Many view the cybercriminal as an unknown. This is due, in part, to the difficulty inherent in tracking down individual attackers. However, we do not need to identify each individual cybercriminal to understand cybercriminals, and this understanding is invaluable.
Sun Tzu, the legendary Chinese tactician said, “If you know the enemy and know yourself, you need not fear the result of a hundred battles. If you know yourself but not the enemy, for every victory gained you will also suffer a defeat. If you know neither the enemy nor yourself, you will succumb in every battle.”
We must know our enemy because then he can be conquered. An understanding of cybercriminals motivations, methods, and mechanisms of attack allows us to develop effective countermeasures and avoid security initiatives that produce little or no value.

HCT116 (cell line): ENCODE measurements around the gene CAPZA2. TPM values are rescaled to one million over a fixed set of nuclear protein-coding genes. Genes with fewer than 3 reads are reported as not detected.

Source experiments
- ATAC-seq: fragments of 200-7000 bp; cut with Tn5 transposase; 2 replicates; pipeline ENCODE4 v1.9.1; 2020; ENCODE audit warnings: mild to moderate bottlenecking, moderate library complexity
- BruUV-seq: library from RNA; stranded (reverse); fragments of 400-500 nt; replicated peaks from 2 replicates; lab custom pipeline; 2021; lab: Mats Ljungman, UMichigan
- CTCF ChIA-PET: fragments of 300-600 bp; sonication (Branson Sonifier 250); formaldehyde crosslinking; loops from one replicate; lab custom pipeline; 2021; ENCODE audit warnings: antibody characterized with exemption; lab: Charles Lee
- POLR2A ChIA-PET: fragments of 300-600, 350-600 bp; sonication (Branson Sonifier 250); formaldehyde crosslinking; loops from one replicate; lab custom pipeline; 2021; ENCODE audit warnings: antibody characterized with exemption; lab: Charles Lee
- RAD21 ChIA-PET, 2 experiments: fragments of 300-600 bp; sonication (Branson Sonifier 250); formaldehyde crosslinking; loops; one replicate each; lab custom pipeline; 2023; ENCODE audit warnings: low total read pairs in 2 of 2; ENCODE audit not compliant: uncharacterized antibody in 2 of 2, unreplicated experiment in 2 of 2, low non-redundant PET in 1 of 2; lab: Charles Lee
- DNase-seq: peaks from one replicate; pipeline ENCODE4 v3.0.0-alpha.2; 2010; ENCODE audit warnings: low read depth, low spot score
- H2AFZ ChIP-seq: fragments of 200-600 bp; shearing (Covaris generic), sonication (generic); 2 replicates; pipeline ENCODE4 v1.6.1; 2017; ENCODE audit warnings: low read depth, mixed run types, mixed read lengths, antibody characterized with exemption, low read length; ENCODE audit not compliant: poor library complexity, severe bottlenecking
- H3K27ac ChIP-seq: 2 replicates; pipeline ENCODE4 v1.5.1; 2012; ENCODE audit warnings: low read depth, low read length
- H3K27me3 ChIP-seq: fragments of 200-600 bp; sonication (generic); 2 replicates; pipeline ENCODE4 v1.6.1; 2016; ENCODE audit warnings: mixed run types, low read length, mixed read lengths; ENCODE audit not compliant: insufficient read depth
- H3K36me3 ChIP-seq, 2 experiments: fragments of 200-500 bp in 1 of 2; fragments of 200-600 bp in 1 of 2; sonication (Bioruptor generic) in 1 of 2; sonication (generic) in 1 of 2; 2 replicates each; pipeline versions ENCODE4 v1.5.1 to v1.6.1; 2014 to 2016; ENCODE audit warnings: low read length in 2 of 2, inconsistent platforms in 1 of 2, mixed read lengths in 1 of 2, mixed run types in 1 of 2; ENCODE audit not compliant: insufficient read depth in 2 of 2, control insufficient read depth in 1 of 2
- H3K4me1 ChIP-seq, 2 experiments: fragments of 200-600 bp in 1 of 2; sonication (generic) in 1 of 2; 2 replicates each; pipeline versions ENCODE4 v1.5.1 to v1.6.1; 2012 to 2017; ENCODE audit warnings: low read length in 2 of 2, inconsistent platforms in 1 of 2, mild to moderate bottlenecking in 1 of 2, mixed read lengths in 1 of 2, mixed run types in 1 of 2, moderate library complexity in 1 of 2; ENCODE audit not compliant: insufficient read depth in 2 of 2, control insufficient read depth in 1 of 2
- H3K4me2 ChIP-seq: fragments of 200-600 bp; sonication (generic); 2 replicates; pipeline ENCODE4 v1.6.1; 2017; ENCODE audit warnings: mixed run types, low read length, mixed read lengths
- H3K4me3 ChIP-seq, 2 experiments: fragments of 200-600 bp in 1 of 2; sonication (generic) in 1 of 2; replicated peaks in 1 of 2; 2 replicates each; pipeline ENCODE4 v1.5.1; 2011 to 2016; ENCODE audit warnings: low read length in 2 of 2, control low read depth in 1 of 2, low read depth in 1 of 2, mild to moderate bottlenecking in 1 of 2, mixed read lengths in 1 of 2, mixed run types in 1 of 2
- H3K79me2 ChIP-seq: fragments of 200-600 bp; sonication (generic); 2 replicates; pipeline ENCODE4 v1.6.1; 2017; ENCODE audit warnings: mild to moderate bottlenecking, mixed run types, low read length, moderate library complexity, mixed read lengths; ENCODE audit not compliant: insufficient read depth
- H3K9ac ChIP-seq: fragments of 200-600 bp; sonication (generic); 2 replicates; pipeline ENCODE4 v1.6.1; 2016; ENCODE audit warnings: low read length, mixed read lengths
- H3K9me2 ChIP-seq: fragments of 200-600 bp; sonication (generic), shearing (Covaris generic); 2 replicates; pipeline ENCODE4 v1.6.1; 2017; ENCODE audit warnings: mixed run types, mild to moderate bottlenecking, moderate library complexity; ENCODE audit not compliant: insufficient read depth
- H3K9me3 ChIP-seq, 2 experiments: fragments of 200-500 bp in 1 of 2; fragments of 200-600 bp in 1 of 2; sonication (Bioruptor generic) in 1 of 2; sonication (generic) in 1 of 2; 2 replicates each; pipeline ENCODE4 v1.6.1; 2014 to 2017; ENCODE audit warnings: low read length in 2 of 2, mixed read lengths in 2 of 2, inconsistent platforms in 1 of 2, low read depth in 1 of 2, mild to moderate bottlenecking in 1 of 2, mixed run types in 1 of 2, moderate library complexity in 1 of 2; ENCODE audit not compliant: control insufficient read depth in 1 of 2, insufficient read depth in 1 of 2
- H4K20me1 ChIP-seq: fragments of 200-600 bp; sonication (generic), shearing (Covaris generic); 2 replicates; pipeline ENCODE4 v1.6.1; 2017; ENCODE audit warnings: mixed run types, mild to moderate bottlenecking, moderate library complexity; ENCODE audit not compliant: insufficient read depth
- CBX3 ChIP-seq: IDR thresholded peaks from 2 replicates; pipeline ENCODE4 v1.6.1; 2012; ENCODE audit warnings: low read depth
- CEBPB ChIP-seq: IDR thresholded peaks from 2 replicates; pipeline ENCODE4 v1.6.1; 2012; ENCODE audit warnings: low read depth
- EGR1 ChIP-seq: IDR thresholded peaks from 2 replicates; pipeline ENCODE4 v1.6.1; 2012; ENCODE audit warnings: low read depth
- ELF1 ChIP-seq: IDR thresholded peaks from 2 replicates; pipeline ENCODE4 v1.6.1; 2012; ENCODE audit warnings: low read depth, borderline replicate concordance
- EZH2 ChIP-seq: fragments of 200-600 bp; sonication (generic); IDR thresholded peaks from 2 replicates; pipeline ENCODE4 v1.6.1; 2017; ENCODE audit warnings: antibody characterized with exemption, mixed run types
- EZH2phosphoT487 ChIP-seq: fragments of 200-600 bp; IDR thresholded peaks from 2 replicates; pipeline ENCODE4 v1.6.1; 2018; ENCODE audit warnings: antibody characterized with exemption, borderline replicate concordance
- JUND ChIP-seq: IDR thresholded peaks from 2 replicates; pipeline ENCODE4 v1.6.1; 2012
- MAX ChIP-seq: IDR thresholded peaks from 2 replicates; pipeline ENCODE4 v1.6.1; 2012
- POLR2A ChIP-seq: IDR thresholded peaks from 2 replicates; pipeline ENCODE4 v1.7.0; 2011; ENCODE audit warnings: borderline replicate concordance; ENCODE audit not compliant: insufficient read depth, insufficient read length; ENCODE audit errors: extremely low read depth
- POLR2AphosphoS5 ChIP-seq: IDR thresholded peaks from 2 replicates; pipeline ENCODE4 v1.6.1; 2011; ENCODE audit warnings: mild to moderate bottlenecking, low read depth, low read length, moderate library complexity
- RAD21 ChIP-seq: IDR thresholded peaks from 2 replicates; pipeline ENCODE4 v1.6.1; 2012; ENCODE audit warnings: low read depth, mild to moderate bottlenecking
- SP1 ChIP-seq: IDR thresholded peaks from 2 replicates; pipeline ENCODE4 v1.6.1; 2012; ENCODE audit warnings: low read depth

Knowledge also removes fear. Fear can prompt action, and this is a good response, but responses to fear are inconsistent and short-lived. Others are not inspired to act. Instead, they become petrified, and some become apathetic.
I wrote an article titled “Cybersecurity Threats and the Criminals Behind Them” with Juniper Networks. This article will help you understand cybercriminals, how they operate, the tools they use, and how they are organized. It is far better to know our enemy so that we can leave fear behind and take informed action.